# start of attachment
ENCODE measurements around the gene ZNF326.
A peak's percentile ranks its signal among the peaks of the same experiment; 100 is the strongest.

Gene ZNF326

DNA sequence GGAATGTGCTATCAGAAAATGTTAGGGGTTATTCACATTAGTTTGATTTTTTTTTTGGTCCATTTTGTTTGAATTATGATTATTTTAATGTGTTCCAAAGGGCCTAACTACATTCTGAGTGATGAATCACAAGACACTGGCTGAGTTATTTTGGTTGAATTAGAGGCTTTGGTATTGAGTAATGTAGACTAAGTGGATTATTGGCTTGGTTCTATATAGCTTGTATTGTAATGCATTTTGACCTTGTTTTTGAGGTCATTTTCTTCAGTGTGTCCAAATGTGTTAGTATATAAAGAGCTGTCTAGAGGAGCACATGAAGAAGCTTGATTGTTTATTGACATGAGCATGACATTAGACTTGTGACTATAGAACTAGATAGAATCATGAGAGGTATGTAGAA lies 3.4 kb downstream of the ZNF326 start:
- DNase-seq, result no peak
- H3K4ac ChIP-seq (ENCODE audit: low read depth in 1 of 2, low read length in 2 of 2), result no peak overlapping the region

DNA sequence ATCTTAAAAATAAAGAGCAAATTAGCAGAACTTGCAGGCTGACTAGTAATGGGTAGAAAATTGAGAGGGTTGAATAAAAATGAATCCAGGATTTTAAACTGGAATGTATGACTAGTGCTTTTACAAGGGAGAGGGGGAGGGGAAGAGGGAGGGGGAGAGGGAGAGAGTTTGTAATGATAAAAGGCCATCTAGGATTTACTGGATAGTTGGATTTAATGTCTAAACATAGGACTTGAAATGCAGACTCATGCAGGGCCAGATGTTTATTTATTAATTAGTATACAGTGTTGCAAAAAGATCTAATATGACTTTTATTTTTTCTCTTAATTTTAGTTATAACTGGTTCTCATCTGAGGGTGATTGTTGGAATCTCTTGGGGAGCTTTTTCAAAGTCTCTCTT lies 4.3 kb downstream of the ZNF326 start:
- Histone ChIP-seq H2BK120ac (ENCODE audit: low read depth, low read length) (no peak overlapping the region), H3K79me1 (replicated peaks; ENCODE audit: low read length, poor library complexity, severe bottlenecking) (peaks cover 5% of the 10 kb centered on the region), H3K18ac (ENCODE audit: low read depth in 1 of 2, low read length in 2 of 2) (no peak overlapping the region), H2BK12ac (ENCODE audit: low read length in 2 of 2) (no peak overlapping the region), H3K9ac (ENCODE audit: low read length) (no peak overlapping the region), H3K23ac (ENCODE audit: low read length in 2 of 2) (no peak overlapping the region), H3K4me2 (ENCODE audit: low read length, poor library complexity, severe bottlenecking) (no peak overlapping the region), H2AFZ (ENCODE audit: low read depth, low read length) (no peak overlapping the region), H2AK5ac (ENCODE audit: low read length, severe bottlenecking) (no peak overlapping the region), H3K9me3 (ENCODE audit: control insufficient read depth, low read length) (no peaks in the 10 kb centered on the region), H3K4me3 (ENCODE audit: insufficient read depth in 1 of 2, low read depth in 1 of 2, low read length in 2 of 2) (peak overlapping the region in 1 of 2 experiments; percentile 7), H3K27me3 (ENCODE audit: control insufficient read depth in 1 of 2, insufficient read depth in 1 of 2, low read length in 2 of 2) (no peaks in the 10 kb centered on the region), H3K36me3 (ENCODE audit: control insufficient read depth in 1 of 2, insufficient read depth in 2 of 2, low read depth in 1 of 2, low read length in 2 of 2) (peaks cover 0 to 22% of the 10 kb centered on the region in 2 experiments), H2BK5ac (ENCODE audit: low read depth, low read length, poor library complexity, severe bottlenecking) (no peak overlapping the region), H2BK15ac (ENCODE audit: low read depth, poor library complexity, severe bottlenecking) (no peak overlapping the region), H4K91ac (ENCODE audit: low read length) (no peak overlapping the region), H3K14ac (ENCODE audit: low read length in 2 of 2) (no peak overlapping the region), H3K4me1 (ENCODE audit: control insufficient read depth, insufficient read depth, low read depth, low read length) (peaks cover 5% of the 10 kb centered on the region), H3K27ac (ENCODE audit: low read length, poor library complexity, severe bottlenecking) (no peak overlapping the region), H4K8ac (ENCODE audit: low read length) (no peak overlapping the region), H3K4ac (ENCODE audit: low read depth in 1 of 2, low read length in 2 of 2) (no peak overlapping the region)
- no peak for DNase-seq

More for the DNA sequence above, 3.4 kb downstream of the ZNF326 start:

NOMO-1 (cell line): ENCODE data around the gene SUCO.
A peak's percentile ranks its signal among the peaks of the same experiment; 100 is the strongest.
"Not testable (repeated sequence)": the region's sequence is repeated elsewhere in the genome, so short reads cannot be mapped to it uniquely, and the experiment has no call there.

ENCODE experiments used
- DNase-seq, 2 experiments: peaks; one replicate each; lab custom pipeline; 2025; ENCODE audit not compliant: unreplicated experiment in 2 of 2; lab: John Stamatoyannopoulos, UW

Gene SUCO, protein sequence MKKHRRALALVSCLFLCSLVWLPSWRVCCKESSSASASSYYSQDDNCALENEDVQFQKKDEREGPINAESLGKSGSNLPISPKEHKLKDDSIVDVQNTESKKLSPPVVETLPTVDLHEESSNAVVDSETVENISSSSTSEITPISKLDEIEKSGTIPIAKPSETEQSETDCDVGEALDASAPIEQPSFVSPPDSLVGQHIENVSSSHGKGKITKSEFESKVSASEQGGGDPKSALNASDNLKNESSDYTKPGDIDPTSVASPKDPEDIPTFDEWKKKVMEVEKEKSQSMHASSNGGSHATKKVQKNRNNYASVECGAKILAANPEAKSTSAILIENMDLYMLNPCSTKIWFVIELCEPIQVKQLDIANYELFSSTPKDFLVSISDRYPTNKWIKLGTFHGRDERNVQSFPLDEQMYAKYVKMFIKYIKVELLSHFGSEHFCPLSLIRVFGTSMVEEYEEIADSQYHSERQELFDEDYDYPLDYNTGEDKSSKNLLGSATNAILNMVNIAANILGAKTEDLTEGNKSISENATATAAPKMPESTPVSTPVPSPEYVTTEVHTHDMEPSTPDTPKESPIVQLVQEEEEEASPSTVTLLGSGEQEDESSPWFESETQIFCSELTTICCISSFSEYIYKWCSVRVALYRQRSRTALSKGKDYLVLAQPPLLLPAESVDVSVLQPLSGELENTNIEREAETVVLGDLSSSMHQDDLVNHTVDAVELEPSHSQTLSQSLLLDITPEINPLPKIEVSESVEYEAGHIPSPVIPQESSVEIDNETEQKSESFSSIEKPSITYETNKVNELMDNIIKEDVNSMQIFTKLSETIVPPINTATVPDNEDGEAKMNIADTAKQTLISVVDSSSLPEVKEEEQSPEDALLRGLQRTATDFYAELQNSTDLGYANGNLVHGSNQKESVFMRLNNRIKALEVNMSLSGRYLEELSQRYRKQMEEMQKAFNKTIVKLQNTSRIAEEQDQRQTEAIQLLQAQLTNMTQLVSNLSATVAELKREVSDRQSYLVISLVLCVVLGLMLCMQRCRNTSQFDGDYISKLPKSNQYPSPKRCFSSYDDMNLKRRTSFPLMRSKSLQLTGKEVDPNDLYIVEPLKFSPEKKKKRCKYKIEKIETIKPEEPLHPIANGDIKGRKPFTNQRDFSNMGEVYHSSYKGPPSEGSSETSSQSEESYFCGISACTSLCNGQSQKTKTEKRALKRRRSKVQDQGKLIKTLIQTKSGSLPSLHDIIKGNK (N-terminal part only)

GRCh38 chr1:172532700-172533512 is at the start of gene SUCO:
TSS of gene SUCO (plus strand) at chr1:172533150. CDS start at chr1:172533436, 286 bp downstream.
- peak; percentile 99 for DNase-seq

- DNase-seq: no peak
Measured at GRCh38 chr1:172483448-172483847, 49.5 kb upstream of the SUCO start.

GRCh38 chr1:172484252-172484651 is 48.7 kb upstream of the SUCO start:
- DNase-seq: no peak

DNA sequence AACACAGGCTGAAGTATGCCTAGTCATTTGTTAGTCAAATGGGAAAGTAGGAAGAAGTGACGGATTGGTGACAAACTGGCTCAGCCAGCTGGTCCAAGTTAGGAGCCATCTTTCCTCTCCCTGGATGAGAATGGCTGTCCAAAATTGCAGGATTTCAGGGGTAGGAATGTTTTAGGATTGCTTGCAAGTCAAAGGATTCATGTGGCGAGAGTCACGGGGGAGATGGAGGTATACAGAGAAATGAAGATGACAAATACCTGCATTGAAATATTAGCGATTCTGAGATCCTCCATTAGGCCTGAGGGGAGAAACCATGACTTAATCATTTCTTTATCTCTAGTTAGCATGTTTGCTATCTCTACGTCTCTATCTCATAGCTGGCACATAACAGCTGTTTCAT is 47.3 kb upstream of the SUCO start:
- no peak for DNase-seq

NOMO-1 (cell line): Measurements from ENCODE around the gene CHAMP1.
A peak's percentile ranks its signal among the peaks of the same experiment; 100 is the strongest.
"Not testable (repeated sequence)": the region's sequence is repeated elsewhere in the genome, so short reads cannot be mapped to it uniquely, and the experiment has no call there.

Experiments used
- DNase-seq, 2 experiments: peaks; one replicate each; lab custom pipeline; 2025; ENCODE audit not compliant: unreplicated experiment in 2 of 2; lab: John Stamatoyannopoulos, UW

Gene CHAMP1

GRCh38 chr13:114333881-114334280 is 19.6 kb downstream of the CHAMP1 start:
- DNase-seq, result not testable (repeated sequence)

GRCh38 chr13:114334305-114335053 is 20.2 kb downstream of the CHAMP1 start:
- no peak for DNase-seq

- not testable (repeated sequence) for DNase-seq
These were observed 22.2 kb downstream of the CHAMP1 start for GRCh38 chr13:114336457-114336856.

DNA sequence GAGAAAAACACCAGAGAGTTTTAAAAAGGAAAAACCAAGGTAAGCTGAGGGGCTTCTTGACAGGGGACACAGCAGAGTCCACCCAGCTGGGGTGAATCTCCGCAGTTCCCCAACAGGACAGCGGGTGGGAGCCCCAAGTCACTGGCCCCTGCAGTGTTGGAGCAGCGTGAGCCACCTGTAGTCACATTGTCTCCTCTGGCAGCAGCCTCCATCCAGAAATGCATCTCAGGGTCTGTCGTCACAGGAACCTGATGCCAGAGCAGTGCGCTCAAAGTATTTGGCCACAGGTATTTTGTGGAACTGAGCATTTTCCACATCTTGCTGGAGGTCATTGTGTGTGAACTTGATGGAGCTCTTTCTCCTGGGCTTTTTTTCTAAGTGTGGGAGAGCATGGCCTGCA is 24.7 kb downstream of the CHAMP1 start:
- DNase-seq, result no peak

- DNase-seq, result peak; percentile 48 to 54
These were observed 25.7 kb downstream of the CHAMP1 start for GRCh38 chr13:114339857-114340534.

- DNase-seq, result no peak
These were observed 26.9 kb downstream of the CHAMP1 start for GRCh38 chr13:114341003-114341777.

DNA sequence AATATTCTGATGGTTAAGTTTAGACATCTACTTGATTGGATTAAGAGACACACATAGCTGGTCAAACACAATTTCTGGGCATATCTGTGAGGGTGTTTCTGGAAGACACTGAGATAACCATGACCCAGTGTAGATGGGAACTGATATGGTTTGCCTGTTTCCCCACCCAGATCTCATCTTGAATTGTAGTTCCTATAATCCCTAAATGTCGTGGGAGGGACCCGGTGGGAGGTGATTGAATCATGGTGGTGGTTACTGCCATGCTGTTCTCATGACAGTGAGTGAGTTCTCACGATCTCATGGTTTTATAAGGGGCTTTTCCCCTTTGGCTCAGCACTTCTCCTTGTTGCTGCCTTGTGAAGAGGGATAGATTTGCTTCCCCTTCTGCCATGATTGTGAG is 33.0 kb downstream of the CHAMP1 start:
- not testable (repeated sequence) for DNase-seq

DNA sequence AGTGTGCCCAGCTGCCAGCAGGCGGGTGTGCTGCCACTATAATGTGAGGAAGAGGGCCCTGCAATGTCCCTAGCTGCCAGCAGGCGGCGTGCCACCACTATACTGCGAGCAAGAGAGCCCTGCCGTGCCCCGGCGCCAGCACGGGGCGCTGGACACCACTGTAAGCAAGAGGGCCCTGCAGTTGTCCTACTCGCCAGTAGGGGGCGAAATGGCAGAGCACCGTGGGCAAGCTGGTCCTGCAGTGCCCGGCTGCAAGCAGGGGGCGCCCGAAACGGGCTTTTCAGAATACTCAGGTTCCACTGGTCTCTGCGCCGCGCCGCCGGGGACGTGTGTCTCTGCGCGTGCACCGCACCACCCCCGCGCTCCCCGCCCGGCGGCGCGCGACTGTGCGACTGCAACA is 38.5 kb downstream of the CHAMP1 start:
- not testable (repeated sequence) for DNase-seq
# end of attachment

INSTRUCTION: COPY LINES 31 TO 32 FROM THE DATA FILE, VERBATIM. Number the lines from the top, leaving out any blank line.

Gene CHAMP1

GRCh38 chr13:114333881-114334280 is 19.6 kb downstream of the CHAMP1 start: